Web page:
Mathematics Stack Exchange is a question and answer site for people studying math at any level and professionals in related fields. Join them; it only takes a minute:

Sign up
Here's how it works:
  1. Anybody can ask a question
  2. Anybody can answer
  3. The best answers are voted up and rise to the top

I am trying to find the eigenvalues and eigenvectors of the Laplacian with mixed boundary conditions on $[0,L]$:

More precisely:

$$X''(x) = \lambda X(x)$$ with $X'(0)=0$ and $X(L)=a$.

I know how to do it with pure Dirichlet or pure Neumann, but not for this mixture.

Could you help me or point me to the right reference ?

Thanks folk

Just found part of the answer here:

but I am not sure how to relate it to parameter $a$ in the question.

any help welcome

share|cite|improve this question
What's the problem in proceeding "by hand"? Take the general integral of $X''-\lambda X =0$ and find conditions on the arbitrary constants so that it fulfils boundary conditions. Doesn't it work? – Giuseppe Negro Apr 30 '12 at 17:39
@GiuseppeNegro Hi, thanks for the hint; I tried this already. I find a zero eigenvalue (ok) but then I cannot exclude positive eigenvalues, and I do not get a discrete spectrum. So I believe I may be wrong. – mellow Apr 30 '12 at 17:59
This is not surprising: if $a \ne 0$ this problem is not homogeneous. For $\lambda < 0$ you have exactly one eigenfunction if $\cos(\sqrt{-\lambda}L)\ne 0$, that is $[a/ \cos(\sqrt{-\lambda}L)]\cos (\sqrt{-\lambda}x)$, and a one-parameter family of eigenfunctions if $\cos(\sqrt{-\lambda}L)=0$, that is $C\cos(\sqrt{-\lambda}x)$. – Giuseppe Negro Apr 30 '12 at 18:52
If the problem is homogeneous ($a=0$), then $[a/ \cos(\sqrt{-\lambda}L)]\cos (\sqrt{-\lambda}x)=0$. That's why you get a discrete spectrum. Indeed, I am not sure it is correct to speak of "spectrum" in the non-homogeneous case, but I'm far from being an expert. – Giuseppe Negro Apr 30 '12 at 18:55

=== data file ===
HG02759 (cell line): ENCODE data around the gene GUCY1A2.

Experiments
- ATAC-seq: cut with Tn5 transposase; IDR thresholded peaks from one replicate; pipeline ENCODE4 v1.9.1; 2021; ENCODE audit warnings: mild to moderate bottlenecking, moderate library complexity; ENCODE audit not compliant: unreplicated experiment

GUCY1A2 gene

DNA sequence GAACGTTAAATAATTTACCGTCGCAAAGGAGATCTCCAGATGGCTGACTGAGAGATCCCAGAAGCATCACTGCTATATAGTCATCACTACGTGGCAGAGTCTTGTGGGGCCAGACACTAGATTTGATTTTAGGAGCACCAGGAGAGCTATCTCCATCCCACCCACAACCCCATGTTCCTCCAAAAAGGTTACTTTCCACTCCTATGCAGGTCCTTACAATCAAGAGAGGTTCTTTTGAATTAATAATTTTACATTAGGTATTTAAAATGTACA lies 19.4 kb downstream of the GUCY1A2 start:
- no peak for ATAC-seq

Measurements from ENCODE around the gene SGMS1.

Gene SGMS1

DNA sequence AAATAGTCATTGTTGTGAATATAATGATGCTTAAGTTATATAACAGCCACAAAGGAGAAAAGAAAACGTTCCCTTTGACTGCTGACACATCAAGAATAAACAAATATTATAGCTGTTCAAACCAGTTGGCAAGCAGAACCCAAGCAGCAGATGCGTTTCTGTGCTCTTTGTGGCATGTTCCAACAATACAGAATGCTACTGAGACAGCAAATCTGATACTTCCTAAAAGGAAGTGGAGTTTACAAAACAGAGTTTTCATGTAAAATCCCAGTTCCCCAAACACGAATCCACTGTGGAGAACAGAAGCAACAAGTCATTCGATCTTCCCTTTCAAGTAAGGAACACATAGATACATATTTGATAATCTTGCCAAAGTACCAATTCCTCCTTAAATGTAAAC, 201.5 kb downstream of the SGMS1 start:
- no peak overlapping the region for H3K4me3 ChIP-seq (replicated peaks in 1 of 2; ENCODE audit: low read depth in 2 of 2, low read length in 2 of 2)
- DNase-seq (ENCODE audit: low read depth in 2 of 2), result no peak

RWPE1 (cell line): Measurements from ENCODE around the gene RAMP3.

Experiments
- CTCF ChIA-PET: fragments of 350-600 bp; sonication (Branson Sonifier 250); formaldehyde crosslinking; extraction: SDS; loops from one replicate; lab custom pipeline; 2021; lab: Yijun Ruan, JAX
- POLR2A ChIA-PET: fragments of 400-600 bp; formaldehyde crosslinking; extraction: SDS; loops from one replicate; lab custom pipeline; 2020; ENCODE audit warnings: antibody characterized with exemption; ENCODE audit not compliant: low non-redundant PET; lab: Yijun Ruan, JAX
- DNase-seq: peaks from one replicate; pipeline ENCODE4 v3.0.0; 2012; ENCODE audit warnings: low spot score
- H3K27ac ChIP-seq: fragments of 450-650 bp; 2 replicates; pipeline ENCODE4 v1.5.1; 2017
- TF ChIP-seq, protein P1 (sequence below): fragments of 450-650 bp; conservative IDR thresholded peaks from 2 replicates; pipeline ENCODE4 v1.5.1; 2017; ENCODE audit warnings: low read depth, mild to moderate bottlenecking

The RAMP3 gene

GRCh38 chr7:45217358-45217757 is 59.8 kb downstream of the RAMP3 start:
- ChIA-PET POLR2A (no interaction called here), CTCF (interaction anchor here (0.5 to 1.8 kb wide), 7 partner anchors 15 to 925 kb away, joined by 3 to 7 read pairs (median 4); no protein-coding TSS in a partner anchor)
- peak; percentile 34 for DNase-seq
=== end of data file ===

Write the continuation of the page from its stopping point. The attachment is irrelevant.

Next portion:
@mellow, if you're interested in solving $u = \Delta u$ with mixed BC you might be interested in Fokas' book "A Unified Approach To Boundary Value Problems" (or the research papers that underpin the book). The introduction speaks about the failure of classical methods (Fourier transforms, separation of variables) for PDEs with mixed BC. I believe in the later sections he applies a new method to solve a number of elliptic equations with mixed BC on convex polygonal domains. – in_wolframAlpha_we_trust Jun 1 '12 at 7:08

For the $-\Delta$ operator is positive definite if the Dirichlet boundary is non-empty, here your problem is actually to find $\lambda >0$ such that: $$ -X'' = \lambda X.\tag{1} $$ General solution to (1) is $$ X = A\cos(\sqrt{\lambda}x)+ B\sin(\sqrt{\lambda}x), $$ and $$ X' = -A\sqrt{\lambda}\sin(\sqrt{\lambda}x)+ B\sqrt{\lambda}\cos(\sqrt{\lambda}x). $$ The boundary condition $$ X'(0)=0\implies B = 0, $$ and $$ X(L) = a\implies A\cos(\sqrt{\lambda}L) = a\implies A = \frac{a}{\cos(\sqrt{\lambda}L)}.\tag{2} $$ Therefore the eigenfunction for $\lambda$ is: $$ X_{\lambda}(x) = \frac{a\cos(\sqrt{\lambda}x)}{\cos(\sqrt{\lambda}L)}. $$

Some remarks: This tells us that this mixed boundary eigenvalue problem on an interval can have any positive $\lambda $ as $-\Delta$'s eigenvalue when the Neumann boundary value is $0$ and Dirichlet boundary is non-zero. Notice that for Dirichlet eigenvalue problem on an interval, you could only have complete squares $k^2$ (un-normalized) as $\lambda$. The wikipedia pages mellow posted has normalized eigenfunctions for mixed Neumann-Dirichlet boundary value problems as: $$ X_j(x) = \sqrt{\frac{2}{L}} \cos\left(\frac{(2j - 1) \pi x}{2 L}\right), $$ with eigenvalue $$ \lambda_j = \frac{(2j - 1)^2 \pi^2}{4 L^2}. $$ This is because the wikipedia page uses homogeneous boundary condtions on both Neumann and Dirichlet boundaries: $$ X'(0) = 0\quad \text{and}\quad X(L) = 0. $$ Notice the second Dirichlet boundary condition will change (2) to $$ A\cos(\sqrt{\lambda}L) = 0\implies \sqrt{\lambda}L = \frac{(2j-1)\pi}{2}. $$ That's why wikipedia's page has that solution.

share|cite|improve this answer

Your Answer


By posting your answer, you agree to the privacy policy and terms of service.

Not the answer you're looking for? Browse other questions tagged or ask your own question.